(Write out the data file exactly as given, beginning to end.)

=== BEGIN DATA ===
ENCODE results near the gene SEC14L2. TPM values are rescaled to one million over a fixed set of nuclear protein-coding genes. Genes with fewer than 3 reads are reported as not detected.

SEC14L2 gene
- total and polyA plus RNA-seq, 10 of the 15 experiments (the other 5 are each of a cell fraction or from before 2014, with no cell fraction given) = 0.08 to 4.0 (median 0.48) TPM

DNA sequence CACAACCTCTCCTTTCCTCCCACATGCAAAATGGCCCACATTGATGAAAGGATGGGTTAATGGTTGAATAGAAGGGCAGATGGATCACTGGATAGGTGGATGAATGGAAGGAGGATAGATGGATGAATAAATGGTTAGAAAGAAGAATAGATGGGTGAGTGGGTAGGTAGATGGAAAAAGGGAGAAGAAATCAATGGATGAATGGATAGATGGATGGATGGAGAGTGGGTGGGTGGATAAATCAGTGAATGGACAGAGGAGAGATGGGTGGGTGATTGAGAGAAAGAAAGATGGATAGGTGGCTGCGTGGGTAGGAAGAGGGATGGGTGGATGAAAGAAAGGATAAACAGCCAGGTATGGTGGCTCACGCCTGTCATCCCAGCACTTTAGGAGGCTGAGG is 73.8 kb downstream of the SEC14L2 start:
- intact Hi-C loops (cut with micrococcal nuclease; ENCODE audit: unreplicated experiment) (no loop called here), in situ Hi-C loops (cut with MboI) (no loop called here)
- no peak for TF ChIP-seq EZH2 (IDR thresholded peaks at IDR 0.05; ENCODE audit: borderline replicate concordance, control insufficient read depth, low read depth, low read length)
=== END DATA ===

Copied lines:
ENCODE results near the gene SEC14L2. TPM values are rescaled to one million over a fixed set of nuclear protein-coding genes. Genes with fewer than 3 reads are reported as not detected.

SEC14L2 gene
- total and polyA plus RNA-seq, 10 of the 15 experiments (the other 5 are each of a cell fraction or from before 2014, with no cell fraction given) = 0.08 to 4.0 (median 0.48) TPM

DNA sequence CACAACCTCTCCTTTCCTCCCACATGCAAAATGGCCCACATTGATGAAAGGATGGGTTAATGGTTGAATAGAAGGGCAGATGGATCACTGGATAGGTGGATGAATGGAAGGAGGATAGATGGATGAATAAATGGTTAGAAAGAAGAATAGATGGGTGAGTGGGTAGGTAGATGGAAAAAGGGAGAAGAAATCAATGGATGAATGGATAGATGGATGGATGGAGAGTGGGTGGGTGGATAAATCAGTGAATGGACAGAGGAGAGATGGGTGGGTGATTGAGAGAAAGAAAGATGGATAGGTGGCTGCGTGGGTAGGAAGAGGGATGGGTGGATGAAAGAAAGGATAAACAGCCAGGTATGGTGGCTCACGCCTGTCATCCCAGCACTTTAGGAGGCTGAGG is 73.8 kb downstream of the SEC14L2 start:
- intact Hi-C loops (cut with micrococcal nuclease; ENCODE audit: unreplicated experiment) (no loop called here), in situ Hi-C loops (cut with MboI) (no loop called here)
- no peak for TF ChIP-seq EZH2 (IDR thresholded peaks at IDR 0.05; ENCODE audit: borderline replicate concordance, control insufficient read depth, low read depth, low read length)